A more detailed understanding of cell divisions giving rise to sperm and egg cells could lead to infertility treatments
Researchers have shown that a recently identified protein, called Speedy A, plays an essential role in the early stages of meiosis—a special type of cell division that produces sperm and egg cells.
In meiosis, a single cell divides twice, producing four cells, known as sperm or egg cells, which contain half the genetic information of the original cell. When a sperm fertilizes an egg, the resultant embryo contains a full set of chromosomes. In the early stages of meiosis, chromosomes residing in the nucleus undergo a process called recombination, which involves the exchange of genetic material that leads to genetic diversity.
"Recombination can only happen when the ends of the chromosomes, called telomeres, are attached to the nuclear envelope," explains Philipp Kaldis of the A*STAR Institute of Molecular and Cell Biology.
Kaldis, in collaboration with Kui Liu of Sweden's University of Gothenburg, and colleagues in China and the US, wanted to understand how chromosomal telomeres attach to the nuclear membrane or 'envelope', during meiosis.
Using immunofluorescent staining of mouse spermatocytes, they found that a protein called Speedy A is localized to telomeres. Speedy A is a member of the Speedy/RINGO protein family, which activate cyclin-dependent kinase 2 (Cdk2), an important cell division-related protein which is also localized to telomeres, but whose role in meiosis is not fully understood.
The researchers then bred mice that were deficient in the gene for Speedy A and found that mice lacking Speedy A were infertile, similar to mice that were previously bred lacking Cdk2.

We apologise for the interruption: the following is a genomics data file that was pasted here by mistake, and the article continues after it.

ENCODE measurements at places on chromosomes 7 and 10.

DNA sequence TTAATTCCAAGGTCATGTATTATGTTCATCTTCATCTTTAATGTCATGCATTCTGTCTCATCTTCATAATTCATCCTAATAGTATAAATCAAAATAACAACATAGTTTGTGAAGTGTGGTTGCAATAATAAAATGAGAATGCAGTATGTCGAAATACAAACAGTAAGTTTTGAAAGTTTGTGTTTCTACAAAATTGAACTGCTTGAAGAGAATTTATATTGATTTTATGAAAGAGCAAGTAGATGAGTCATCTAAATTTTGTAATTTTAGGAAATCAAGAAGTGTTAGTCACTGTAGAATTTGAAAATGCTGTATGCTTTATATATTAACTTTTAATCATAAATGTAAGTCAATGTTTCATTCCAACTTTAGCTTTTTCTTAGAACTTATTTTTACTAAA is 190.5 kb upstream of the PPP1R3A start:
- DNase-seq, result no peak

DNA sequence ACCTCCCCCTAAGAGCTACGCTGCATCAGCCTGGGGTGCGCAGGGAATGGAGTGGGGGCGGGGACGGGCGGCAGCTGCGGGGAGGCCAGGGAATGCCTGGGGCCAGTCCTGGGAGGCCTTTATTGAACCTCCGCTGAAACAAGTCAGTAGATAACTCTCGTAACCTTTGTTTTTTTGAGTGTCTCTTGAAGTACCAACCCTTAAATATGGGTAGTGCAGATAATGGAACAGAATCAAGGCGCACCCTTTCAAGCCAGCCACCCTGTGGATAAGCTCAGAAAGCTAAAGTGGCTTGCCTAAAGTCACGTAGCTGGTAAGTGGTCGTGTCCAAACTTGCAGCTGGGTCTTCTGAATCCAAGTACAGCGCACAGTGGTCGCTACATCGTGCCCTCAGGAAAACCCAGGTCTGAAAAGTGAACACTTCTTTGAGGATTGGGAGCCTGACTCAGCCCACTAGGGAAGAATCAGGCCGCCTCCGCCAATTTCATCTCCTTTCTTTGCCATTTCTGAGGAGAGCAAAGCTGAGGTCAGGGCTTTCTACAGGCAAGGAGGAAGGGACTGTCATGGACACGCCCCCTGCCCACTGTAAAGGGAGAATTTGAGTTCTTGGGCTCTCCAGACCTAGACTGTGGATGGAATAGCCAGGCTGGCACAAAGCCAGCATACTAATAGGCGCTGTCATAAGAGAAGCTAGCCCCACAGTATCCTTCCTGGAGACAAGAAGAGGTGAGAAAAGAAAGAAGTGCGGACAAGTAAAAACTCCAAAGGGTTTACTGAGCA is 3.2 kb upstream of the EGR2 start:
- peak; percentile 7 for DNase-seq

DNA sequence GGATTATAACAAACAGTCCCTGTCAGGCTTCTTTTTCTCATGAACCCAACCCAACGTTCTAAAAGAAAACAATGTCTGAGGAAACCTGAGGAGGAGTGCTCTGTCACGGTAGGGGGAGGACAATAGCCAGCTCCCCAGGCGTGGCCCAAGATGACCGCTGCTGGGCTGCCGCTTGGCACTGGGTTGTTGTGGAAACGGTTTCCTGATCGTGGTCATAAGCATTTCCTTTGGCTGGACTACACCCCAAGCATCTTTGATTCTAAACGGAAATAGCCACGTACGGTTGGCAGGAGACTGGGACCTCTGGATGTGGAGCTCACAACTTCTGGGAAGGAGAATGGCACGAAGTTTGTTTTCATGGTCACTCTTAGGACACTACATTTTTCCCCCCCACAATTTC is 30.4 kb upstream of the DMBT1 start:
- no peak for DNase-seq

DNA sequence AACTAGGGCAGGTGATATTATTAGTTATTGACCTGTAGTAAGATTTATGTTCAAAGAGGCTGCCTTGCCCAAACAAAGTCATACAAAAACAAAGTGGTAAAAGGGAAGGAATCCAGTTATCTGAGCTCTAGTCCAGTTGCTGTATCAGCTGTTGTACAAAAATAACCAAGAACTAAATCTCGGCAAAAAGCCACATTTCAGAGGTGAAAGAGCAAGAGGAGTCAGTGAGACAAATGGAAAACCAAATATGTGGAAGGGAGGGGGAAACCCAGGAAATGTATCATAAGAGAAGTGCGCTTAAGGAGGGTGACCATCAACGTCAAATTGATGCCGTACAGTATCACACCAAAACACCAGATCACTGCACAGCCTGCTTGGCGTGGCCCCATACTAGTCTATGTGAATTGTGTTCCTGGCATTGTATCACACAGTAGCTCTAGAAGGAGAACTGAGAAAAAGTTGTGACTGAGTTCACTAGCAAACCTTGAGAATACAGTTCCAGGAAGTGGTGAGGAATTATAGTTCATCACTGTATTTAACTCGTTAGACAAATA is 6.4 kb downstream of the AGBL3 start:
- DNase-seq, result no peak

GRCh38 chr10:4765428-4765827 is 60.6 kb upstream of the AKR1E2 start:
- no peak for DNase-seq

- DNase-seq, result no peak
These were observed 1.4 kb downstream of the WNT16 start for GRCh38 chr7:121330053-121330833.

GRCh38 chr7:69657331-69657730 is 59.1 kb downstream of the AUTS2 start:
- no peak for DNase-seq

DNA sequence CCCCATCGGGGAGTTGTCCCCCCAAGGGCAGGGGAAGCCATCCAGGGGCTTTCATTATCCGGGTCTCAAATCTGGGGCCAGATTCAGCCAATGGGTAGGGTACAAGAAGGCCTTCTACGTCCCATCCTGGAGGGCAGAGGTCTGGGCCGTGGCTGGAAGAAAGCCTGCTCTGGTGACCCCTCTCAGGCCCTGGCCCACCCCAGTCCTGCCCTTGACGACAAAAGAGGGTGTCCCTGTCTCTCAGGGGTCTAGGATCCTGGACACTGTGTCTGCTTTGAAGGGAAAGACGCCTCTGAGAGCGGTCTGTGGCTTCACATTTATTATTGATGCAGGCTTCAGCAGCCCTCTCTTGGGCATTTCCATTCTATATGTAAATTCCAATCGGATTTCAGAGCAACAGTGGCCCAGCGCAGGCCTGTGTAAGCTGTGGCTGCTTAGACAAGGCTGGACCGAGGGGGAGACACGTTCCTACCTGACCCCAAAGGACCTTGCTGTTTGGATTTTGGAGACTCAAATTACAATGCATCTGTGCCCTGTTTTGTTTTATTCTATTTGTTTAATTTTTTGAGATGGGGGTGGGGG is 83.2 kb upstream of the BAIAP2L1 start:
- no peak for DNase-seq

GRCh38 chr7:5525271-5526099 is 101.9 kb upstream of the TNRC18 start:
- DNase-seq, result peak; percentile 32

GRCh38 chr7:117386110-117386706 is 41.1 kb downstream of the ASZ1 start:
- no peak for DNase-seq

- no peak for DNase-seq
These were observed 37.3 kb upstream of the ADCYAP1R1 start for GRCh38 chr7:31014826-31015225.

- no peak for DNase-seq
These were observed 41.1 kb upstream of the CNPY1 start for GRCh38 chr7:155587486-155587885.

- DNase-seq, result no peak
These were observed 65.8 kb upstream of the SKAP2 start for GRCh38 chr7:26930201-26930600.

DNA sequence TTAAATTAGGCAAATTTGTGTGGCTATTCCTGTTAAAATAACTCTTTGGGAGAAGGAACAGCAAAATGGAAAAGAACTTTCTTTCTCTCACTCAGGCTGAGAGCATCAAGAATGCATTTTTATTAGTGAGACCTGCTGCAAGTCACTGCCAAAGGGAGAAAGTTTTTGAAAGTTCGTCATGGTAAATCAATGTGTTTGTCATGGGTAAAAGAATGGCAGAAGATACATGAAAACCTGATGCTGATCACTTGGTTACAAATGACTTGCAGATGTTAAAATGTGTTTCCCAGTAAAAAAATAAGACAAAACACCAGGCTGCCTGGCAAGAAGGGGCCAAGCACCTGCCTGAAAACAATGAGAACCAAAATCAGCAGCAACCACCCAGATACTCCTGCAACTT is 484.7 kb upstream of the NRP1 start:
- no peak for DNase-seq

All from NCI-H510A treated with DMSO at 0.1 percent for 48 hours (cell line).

By comparing telomere–nuclear envelope attachment in mice with and without Speedy A, the team found that a specific portion of the Speedy A protein, called its RINGO domain, facilitated binding to Cdk2. Speedy A also bound to telomeres via its N terminus (the end that has a free amine group) and this, together with the RINGO domain, form Speedy A's 'telomere localization domain', which the researchers believe mediates the initial binding of chromosomal telomeres to the nuclear envelope.
Speedy A's other end, the C terminus (which has a free carboxyl group), is responsible for activating Cdk2 and is unlikely to affect telomere attachment to the nuclear membrane. Speedy A may also recruit Cdk2 to telomeres and later activate it together with other cyclins. Activated Cdk2 may then help regulate chromosome movements along the nuclear envelope.
"Our work is basic research, but you wonder whether a man with fertility defects may have defects associated with Cdk2 and Speedy A," says Kaldis. The team's "ultimate goal is to develop treatments for males with fertility issues," he says.